Crop insurance adoption is also influenced by the availability of ex-ante and ex-post risk-management techniques. Farmers in drought-prone locations are more likely to diversify their production by employing conventional risk-management techniques such as intercropping, crop diversification, and planting drought-resistant cultivars.

Behavioural anomalies in crop insurance adoption

Aside from the socio-economic, educational, and structural factors mentioned, multiple studies using behavioural economics principles illustrate how different behavioural biases drive crop insurance adoption. These studies on the adoption of various types of crop insurance schemes have been carried out in India and many developing countries. 

They use field experiments, lab-in-field experiments, randomised control trials, field games, frame field experiments, and survey methods. All the behavioural biases have been discussed under four broad categories: framing effect, ambiguity aversion, cognitive bias, and trust.

Concluding observations

While the factors outlined in the paper are crucial for crop insurance adoption, behavioural biases in crop insurance adoption can complement them. Hence, the second group of literature explores several behavioural biases such as ambiguity aversion, certainty effect, overconfidence bias, hyperbolic discounting, availability bias, loss aversion, and trust, which all affect crop insurance adoption.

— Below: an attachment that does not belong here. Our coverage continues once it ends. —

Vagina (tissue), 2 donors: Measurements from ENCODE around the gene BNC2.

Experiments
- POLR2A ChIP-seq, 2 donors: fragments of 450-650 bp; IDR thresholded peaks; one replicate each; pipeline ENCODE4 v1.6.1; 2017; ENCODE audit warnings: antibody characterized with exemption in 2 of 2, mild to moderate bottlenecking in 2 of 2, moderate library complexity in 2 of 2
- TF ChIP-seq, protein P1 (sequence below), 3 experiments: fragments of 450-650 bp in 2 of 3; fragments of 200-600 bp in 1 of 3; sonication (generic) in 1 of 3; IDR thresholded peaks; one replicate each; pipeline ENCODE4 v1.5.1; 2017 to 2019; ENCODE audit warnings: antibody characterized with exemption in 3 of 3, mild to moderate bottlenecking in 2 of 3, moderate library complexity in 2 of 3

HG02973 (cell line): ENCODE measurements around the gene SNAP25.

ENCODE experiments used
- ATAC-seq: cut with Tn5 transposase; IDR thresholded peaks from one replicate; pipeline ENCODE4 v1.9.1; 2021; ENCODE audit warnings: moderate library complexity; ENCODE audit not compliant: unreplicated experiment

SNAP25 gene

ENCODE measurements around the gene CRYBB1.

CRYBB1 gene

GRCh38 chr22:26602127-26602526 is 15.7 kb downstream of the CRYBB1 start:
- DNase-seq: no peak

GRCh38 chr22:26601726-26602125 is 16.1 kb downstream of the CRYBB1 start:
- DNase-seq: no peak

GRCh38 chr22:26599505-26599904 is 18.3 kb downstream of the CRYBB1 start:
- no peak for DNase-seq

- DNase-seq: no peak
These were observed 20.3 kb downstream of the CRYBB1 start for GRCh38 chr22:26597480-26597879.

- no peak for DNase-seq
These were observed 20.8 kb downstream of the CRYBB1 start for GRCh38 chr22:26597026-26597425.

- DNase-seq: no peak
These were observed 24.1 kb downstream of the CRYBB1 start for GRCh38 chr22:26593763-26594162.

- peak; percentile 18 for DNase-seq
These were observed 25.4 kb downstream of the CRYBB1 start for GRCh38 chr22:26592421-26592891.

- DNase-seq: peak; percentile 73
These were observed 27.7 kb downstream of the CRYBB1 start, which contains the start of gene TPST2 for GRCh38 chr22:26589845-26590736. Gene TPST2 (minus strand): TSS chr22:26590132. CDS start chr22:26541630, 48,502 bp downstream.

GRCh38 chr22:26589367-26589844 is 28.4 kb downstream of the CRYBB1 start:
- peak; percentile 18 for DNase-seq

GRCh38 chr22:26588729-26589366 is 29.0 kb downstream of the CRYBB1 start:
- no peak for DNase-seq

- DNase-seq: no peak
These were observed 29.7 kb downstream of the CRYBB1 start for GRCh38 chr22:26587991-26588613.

A few studies undertaken in India investigated the behavioural biases that drive farmers' decisions to purchase crop insurance, revealing a significant research gap. The certainty effect, loss aversion, and hyperbolic discounting lower crop insurance demand since farmers perceive purchasing insurance as a loss of wealth because they believe the insurance premium to be fixed and obligatory while the expected indemnity is uncertain.

In order to overcome these behavioural biases in crop insurance, the insurance premium must be reframed or redesignated. In this regard, rebate frame insurance has had much success in various developing countries. In the context of India, Lampe and Würtenberger observed that farmer education is a panacea for overcoming loss aversion.

Further, ambiguity aversion in crop insurance has not received much attention in India. Evidence from studies conducted in developing countries shows that ambiguity aversion is a potential cause of poor crop insurance adoption, which can be eliminated by lowering the basis risk and adjusting the weather index. Cognitive biases like an overconfidence bias and availability bias in crop insurance are hardly studied in India, but these factors have a potential impact on crop insurance adoption. Providing financial literacy to farmers could reduce an overconfidence bias and availability bias in crop insurance adoption.

Finally, trust in the insurance market is critical; building trust among farmers by issuing timely insurance payouts and selling insurance through a local agent raises the possibility of crop insurance adoption.

In the Indian context, the trust factor plays a vital role; selling insurance through a trusted agent raises the demand for crop insurance. In the end, we suggest that the effect of behavioural biases on crop insurance adoption should be thoroughly investigated in India to provide tangible evidence. Policymakers should be cautious about behavioural biases while developing and implementing crop insurance programmes in India.

The full paper can be accessed here